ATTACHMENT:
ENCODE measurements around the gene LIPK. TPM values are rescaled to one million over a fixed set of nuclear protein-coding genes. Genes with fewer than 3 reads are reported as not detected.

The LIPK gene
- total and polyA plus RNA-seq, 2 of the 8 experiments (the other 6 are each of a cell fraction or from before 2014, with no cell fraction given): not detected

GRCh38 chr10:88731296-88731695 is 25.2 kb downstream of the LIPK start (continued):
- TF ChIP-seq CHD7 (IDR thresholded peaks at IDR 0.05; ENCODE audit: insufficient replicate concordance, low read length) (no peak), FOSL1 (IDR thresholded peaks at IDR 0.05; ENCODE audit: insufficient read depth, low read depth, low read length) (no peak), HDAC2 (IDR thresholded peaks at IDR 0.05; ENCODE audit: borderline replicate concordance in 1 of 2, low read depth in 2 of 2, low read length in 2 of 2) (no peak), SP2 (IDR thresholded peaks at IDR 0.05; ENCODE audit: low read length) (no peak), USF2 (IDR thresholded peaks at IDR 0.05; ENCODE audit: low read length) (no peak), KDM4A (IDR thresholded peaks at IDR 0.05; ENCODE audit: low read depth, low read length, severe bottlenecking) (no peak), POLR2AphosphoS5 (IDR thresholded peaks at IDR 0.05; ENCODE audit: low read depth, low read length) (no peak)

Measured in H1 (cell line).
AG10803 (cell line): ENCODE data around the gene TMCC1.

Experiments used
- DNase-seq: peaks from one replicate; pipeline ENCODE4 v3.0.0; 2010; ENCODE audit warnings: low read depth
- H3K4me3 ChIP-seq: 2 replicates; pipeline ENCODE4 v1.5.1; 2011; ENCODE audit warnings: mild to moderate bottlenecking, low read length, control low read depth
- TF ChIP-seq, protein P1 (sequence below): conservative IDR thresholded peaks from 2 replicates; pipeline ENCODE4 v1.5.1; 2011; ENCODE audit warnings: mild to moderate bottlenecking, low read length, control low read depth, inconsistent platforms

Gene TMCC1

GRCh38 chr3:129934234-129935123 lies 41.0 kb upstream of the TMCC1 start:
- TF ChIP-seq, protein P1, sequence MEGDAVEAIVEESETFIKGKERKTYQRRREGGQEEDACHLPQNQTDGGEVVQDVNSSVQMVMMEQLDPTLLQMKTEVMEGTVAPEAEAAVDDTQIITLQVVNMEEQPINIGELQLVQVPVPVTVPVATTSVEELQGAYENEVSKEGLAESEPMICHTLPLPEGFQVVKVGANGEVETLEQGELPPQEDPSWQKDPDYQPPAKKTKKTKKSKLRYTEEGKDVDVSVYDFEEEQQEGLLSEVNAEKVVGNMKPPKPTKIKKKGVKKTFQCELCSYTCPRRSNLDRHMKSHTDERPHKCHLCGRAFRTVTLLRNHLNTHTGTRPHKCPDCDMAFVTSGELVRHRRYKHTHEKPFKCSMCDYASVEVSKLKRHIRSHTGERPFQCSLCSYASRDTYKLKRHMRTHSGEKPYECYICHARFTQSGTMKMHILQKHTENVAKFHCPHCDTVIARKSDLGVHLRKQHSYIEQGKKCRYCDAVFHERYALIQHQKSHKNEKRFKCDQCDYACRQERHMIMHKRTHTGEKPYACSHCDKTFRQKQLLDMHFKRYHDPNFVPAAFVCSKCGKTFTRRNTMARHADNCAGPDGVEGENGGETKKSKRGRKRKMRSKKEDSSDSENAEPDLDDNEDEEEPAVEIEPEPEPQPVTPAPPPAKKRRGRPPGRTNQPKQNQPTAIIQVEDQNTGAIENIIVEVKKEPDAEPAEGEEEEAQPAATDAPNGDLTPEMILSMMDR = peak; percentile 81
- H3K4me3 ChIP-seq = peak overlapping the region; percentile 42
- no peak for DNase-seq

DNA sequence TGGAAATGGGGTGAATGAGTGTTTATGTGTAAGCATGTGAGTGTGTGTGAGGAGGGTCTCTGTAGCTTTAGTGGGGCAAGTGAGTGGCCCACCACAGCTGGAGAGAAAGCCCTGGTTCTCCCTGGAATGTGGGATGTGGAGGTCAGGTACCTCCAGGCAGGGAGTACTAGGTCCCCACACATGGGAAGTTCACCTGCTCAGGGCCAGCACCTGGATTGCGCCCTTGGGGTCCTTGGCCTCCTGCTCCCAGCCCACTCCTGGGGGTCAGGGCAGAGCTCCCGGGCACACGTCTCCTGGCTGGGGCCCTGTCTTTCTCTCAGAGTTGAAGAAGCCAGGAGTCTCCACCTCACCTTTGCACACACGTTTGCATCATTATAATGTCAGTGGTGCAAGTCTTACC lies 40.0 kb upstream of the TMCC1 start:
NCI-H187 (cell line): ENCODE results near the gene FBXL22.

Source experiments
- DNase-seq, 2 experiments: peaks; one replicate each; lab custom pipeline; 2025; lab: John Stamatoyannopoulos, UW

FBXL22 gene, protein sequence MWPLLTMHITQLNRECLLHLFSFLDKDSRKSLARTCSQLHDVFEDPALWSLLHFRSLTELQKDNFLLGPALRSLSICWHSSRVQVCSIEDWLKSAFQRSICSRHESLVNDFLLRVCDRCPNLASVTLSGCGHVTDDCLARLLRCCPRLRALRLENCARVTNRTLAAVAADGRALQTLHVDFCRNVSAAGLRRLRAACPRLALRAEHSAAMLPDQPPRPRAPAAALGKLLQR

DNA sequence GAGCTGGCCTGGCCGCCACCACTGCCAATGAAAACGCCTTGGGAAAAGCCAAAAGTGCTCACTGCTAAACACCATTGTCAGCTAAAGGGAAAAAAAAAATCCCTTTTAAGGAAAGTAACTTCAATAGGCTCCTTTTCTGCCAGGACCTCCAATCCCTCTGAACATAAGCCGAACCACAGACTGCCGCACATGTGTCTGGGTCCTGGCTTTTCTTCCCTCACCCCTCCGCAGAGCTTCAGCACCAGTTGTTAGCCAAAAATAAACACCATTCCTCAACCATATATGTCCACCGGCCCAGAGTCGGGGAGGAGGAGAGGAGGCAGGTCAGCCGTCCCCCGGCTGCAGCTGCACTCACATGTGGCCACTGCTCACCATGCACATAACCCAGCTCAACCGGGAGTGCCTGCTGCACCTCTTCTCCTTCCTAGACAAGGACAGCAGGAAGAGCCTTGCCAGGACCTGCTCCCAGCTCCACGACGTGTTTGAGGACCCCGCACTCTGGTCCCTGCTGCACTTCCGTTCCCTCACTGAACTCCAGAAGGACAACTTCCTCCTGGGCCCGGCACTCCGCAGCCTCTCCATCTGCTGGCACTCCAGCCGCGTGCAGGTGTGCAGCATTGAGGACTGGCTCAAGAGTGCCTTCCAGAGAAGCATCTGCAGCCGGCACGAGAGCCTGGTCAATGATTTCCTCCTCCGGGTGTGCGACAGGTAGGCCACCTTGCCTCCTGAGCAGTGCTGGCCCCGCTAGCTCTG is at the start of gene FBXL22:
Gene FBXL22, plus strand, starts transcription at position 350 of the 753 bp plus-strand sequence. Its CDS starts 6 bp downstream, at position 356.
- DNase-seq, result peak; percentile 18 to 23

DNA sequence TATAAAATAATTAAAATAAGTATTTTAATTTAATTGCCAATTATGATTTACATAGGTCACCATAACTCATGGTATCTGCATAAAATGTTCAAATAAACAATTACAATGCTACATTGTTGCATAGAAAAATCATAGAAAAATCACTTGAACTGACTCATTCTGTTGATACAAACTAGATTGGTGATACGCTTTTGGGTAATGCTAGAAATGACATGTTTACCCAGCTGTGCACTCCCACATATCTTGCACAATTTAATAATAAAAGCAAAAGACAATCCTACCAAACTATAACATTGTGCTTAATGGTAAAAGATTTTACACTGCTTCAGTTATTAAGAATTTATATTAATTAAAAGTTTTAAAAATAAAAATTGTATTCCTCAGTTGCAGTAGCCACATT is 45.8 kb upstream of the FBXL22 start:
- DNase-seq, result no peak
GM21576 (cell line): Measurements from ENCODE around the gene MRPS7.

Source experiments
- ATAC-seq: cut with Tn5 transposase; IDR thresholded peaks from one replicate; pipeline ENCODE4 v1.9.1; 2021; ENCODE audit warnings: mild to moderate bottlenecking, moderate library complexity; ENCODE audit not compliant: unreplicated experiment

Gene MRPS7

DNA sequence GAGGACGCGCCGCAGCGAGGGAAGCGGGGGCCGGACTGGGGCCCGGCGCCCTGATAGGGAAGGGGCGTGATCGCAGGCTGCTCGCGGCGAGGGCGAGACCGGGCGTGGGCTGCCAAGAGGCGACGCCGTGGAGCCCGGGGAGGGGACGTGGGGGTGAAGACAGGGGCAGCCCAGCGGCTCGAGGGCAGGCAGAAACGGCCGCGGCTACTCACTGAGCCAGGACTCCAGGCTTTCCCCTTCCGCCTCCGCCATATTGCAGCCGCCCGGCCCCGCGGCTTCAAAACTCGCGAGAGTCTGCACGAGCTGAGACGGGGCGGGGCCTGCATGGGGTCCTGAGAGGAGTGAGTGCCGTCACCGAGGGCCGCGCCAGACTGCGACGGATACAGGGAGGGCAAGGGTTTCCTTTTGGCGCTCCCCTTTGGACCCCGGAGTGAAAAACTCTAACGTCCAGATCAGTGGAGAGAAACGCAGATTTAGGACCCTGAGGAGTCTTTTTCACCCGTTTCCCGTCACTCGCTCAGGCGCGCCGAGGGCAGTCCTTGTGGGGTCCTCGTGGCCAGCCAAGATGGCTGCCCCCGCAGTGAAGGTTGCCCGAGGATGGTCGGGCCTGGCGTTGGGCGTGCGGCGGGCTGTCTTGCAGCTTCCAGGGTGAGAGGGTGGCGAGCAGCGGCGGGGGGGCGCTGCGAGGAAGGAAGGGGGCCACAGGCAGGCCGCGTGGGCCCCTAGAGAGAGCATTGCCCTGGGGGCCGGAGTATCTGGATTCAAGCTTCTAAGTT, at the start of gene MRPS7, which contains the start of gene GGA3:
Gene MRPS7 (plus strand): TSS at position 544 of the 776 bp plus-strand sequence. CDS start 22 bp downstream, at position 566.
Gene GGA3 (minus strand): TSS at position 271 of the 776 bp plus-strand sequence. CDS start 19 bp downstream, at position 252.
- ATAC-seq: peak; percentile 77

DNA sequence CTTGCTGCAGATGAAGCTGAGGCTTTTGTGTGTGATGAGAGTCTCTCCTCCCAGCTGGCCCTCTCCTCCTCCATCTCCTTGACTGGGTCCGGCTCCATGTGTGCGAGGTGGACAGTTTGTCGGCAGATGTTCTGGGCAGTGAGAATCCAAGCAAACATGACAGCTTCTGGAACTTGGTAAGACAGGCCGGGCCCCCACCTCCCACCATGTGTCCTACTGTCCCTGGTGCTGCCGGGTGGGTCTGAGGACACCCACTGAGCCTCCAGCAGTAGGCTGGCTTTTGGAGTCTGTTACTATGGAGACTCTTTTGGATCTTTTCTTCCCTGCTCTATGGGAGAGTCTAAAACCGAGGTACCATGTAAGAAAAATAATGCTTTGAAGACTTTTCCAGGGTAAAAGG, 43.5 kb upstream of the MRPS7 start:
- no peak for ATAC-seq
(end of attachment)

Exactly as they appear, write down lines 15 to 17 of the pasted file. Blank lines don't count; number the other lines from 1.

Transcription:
- H3K4me3 ChIP-seq = peak overlapping the region; percentile 42
- no peak for DNase-seq

DNA sequence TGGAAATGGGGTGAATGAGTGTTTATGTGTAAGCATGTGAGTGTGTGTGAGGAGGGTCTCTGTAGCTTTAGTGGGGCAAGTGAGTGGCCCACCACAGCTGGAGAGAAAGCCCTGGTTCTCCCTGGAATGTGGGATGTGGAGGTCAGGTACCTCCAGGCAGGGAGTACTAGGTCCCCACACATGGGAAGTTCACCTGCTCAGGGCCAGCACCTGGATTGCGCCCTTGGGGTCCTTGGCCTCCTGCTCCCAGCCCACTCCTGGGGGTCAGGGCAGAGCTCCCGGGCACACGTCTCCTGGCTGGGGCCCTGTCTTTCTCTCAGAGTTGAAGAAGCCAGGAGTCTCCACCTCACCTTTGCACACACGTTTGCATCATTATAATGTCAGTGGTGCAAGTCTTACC lies 40.0 kb upstream of the TMCC1 start: